Zircon is a silicate mineral. It is found in many different places in almost all kinds of rock. The chemical it is made up of is called zirconium silicate: ZrSiO4. Clear zircon may look like diamond and has been used as a cheaper replacement for diamond. It is not the same as cubic zirconia, which is man-made zirconium dioxide. In the United States, zircon is considered to be the birth stone for the month of December.
Long lasting zirconsEdit
Zircons from the Jack Hills in the Narryer Gneiss Terrane, Yilgarn Craton, Western Australia, have yielded U–Pb (uranium–lead radioactive dating) ages up to 4.404 billion years. This is judged to be the age of crystallization, making them the oldest minerals so far dated on Earth. In addition, the oxygen isotopic compositions of some of these zircons indicate that more than 4.4 billion years ago there was already water on the surface of the Earth. This interpretation is supported by additional trace element data, but is also the subject of debate.
- Wilde S.A., Valley J.W., Peck W.H. and Graham C.M. (2001). "Evidence from detrital zircons for the existence of continental crust and oceans on the Earth 4.4 Gyr ago" (PDF). Nature. 409: 175. doi:10.1038/35051550.CS1 maint: multiple names: authors list (link)
- Mojzsis, S.J., Harrison, T.M., Pidgeon, R.T. (2001). "Oxygen-isotope evidence from ancient zircons for liquid water at the Earth's surface 4300 Myr ago". Nature. 409: 178–181. doi:10.1038/35051557.CS1 maint: multiple names: authors list (link)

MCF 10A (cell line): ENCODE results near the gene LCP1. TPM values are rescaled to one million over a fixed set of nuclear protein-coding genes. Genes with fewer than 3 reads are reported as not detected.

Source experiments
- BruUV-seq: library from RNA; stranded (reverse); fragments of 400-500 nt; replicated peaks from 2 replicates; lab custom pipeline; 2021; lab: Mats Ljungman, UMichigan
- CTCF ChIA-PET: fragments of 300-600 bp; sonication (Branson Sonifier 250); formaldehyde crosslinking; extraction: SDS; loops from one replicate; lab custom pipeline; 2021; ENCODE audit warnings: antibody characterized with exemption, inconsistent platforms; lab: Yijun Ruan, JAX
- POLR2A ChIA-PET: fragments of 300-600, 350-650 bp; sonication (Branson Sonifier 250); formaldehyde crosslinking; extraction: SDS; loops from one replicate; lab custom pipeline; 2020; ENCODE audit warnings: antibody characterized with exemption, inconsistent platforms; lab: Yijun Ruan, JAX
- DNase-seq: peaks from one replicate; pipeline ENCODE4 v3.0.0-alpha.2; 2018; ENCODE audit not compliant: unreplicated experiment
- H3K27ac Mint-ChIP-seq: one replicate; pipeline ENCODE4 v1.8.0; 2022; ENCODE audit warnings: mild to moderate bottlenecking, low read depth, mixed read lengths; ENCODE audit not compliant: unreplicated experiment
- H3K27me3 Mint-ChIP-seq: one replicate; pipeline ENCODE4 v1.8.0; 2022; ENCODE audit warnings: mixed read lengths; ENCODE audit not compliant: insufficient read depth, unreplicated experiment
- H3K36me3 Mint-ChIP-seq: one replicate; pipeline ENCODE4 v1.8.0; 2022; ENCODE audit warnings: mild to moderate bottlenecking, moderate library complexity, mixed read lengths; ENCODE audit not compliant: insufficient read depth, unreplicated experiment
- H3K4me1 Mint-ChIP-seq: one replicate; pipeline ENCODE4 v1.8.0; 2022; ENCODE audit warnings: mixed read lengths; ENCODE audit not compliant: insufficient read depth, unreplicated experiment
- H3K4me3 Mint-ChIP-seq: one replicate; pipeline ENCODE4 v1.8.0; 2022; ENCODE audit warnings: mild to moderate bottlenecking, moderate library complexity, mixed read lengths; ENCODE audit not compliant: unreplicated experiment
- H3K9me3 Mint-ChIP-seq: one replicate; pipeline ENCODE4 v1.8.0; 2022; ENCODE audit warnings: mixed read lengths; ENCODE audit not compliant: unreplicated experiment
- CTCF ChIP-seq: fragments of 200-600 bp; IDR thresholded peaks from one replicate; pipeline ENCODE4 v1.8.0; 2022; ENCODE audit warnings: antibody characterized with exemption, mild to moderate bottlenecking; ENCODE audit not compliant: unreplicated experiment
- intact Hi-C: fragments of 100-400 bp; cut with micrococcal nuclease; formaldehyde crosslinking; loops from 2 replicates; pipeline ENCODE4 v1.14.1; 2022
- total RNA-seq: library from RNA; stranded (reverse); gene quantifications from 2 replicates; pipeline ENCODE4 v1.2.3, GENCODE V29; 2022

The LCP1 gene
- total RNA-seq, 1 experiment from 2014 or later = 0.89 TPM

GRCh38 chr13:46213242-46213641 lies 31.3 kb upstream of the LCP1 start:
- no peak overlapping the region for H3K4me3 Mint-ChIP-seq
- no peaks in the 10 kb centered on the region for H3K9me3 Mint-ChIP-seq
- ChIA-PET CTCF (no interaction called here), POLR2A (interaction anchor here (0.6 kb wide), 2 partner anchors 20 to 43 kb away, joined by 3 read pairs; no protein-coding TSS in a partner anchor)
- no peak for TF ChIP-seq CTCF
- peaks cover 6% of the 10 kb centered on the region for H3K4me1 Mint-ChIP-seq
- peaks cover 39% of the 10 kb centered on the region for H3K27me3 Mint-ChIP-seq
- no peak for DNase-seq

- Ushikubo, T., Kita, N.T., Cavosie, A.J., Wilde, S.A. Rudnick, R.L. and Valley, J.W. (2008). "Lithium in Jack Hills zircons: Evidence for extensive weathering of Earth's earliest crust". Earth and Planetary Science Letters. 272: 666–676. doi:10.1016/j.epsl.2008.05.032.CS1 maint: multiple names: authors list (link)
- "Ancient mineral shows early Earth climate tough on continents". Physorg.com. June 13, 2008.
- Nemchin, A.A., Pidgeon, R.T., Whitehouse, M.J. (2006). "Re-evaluation of the origin and evolution of >4.2 Ga zircons from the Jack Hills metasedimentary rocks". Earth and Planetary Science Letters. 244: 218–233. doi:10.1016/j.epsl.2006.01.054.CS1 maint: multiple names: authors list (link)
- Cavosie, A.J., Valley, J.W., Wilde, S.A., E.I.M.F. (2005). "Magmatic δ18O in 4400–3900 Ma detrital zircons: a record of the alteration and recycling of crust in the Early Archean". Earth and Planetary Science Letters. 235: 663–681. doi:10.1016/j.epsl.2005.04.028.CS1 maint: multiple names: authors list (link)